TBM 41/51: Why Goal Cascades are Harmful (and What to Do Instead)
A company sets 24 ambitious goals for the year. They do not consider the org chart at all when creating the goals. The goals are completely department/team agnostic. The goals are solution-agnostic (e.g. increase _______). Some goals are related to other goals—leading/lagging, input/output, flywheels, etc. Those relationships are made explicit. Any hierarchy between goals is because of those relationships (not a goal cascade). Here’s a visual:
Don’t worry if that looks like a chaotic mess. There’s a lesson here. Hold on!
Minor detail that will come in handy later. A more accurate version of the above drawing would indicate that we set goals to move variables or drivers. If I had indicated that would have looked VERY chaotic.
Now I want you to contrast this with how a cascade works.
In a cascade, the leadership team sets a small number of high-level goals (the magic number three). Department leaders then work to mimic that structure fractally. For example, the marketing team looks at the topmost goals and then comes up with three of its own goals (depending on the framework, some combination of objectives, measures, etc.). It looks like this:
The cascade is not chaotic. It is wonderfully symmetrical. But cascades are problematic:
In the cascade, we limit the number of top-level goals. You might think this is a good thing—fewer priorities—but that isn’t the case. Why? The goals are high level and don’t provide adequate forcing functions. The 24 “flat” model might be much more effective at providing heuristics for focus.
The cascade tends to reinforce organizational boundaries. Sometimes this is blatant; the top-level priorities map the org chart perfectly. More often than not, it is subtle.
The cascade reinforces a directed graph-like structure with a small number of goals at the top and many goals at the bottom. It is a tree (like the org chart in most organizations). In reality, variables very rarely have such a simple relationship. Efficiency in one part of the organization could have a widespread impact and kick off virtuous loops. Moving an input “at the frontlines” could be very high leverage.
The cascade often leaves things out due to the forced simplicity at the top. It can be heavily biased towards new stuff and leave out ongoing activities. Some teams openly admit that the top-level goals “don’t replace all the normal stuff we do.” The lack of connection can alienate teams, diminish teams, and generally lead to incongruence.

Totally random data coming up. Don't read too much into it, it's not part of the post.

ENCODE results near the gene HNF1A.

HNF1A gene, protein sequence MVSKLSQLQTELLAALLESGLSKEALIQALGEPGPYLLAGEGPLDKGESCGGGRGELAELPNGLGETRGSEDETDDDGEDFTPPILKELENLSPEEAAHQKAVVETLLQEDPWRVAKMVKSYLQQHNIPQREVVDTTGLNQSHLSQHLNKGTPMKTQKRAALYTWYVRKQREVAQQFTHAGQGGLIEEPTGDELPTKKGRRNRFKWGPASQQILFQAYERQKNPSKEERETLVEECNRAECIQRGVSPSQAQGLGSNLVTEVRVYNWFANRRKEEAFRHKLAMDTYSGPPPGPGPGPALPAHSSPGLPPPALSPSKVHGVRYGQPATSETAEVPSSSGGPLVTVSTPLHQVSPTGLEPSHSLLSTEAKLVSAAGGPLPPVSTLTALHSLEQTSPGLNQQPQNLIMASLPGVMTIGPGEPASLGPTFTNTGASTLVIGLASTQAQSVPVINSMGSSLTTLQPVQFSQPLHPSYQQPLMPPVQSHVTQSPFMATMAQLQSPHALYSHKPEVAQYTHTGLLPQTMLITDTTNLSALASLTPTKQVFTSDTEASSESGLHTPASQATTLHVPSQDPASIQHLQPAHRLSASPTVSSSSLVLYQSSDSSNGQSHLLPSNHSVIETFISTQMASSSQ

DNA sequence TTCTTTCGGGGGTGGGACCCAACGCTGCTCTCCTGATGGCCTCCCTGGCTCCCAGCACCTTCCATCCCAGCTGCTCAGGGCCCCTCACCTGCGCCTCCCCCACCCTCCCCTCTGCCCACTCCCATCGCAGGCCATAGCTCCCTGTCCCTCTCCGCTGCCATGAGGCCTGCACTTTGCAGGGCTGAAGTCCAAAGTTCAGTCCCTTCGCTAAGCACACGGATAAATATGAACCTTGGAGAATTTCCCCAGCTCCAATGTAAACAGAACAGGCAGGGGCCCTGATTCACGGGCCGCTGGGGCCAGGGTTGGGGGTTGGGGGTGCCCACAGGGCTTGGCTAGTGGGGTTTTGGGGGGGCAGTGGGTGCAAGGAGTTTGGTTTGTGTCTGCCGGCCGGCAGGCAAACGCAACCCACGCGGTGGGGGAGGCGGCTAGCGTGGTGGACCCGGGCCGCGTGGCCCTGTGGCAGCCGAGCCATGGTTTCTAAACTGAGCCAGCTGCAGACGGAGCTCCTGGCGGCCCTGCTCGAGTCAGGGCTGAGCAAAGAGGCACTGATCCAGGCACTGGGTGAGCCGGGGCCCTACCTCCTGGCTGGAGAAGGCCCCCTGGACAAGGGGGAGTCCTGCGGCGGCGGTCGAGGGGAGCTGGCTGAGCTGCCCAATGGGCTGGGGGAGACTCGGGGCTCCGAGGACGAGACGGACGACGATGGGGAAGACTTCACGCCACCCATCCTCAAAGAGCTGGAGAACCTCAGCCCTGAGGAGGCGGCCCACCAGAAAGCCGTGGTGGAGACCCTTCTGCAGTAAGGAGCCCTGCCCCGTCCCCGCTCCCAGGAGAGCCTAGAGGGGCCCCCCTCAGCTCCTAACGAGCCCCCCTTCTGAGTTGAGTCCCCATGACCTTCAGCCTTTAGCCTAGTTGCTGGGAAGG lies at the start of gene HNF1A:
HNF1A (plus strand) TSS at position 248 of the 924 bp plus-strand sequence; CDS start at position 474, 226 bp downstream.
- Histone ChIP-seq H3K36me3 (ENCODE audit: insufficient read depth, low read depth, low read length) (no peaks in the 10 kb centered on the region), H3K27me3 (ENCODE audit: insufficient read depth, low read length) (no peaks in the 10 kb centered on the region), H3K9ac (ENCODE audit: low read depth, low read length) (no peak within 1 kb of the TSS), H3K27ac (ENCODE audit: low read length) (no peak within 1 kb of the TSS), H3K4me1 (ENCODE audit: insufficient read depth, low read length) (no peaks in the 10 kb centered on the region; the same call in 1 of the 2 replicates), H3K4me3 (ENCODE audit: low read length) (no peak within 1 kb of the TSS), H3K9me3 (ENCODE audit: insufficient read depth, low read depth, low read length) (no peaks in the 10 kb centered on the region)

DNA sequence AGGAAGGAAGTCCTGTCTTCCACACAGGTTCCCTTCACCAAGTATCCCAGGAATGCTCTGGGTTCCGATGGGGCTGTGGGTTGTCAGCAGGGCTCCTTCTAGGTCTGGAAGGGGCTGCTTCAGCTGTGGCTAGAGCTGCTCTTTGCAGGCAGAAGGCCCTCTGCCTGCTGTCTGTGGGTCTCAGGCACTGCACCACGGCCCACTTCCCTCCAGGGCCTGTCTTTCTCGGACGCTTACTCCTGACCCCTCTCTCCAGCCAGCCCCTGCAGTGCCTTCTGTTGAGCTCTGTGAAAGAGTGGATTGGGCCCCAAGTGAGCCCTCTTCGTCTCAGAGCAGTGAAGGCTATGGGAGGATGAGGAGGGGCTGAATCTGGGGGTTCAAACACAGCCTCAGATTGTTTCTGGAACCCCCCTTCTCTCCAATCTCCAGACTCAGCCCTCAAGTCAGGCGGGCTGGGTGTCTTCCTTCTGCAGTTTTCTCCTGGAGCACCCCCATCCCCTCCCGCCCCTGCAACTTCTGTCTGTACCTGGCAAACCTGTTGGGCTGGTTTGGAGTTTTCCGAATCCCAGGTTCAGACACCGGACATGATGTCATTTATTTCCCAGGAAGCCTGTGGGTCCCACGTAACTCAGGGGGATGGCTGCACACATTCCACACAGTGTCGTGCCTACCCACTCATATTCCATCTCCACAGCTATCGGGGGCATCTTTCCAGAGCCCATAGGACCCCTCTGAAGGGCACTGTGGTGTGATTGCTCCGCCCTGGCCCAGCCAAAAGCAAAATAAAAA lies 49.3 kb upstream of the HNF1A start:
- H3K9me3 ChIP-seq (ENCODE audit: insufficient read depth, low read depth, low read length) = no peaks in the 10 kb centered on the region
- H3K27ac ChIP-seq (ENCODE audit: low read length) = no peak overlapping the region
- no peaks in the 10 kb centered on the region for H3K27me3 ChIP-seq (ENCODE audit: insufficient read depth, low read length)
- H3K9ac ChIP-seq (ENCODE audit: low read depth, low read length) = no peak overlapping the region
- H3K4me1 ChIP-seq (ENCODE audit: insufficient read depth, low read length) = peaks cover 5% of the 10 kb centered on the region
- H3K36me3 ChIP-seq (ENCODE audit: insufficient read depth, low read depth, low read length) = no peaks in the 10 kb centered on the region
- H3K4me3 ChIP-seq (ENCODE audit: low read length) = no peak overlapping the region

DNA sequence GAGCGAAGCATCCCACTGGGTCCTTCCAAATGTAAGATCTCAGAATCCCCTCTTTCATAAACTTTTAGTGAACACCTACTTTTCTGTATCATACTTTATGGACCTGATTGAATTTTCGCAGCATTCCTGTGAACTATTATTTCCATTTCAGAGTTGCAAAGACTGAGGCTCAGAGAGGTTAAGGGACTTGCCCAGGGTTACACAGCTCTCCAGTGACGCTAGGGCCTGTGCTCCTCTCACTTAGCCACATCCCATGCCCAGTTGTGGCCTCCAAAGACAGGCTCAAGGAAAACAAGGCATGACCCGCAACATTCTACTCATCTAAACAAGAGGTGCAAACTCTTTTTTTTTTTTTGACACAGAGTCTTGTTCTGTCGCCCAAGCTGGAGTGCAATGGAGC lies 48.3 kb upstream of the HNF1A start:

With the cascade, you often find teams shoehorning anything into the roadmap because they can make a semi-plausible connection to the highest-level goals.
You lose the nuance of inputs and outputs with goal cascades. The top-level goals should be outputs. But with goal cascades, you conflate inputs/outputs with the hierarchical structure imposed by the cascade. It is unclear.
Very often, goals = work. Teams are encouraged to “not have too many goals; otherwise, you will get overloaded.” This dynamic springs up in environments that dream up the work and then tack on goals. When that is not the case, you realize that a piece of high-leverage work can increase many related goals. More goals can equate to more context and not more work.
Goal cascades combine too many ideas and attempt to do too many jobs. They have shades of driver trees, inputs/outputs, MBO, efforts at empowerment, context sharing, prioritization, tactics, strategy, and strategy deployment. But don’t do any of those well.
What is the alternative?
What I recommend is not so dissimilar from the 24-goal example.
Create a model that maps the drivers of your business. This model should be agnostic to anything you have on your roadmap. To reiterate, this is entirely agnostic to tactics.
Add measurement to that model.
Prioritize points of leverage. We might consider these high-level opportunities.
Identify goals for those points of leverage. Map goals to the model.
It is ok if you have lots of goals. You can group/summarize them later if you need that magic slide.
An early version of this becomes the basis upon which teams can start figuring out where they can have an impact, where they need to collaborate, etc.
Concurrently refine the model, and refine the leverage thesis.
Teams might, at this point, start layering more localized goals on top of more localized models (you can imagine more fine-grained models connected to the high-level model).
There’s no requirement to set annual goals. What if you have a goal for the next four months?
In the image below, goals would come after strategy—>model—>metrics/measurement when we identify high-level leverage points. This is consistent with the distinction between persistent models and point-in-time goals.
More on image (what I call the data-informed product loop) here.
At a very high level, what we are doing here is decoupling goal setting from the org chart and org hierarchy while grounding it in a universally accepted model. Goals should form a network because models tend to create a network. It isn’t completely flat because there are relationships. But the dimensionality is much more centered around inputs/outputs vs. departments and teams.
In short, goal cascades mix too many ideas, and try to do too many jobs. With a dollop of enticing simplicity.
But at the end of the day, our goal is congruence, not simplicity.
Goal cascades meet internal needs, not customer needs. They meet the requirement for a planning process at the expense of catalyzing congruence across the organization.
Ditch the cascade. Create models. Set goals wherever it makes sense to set goals.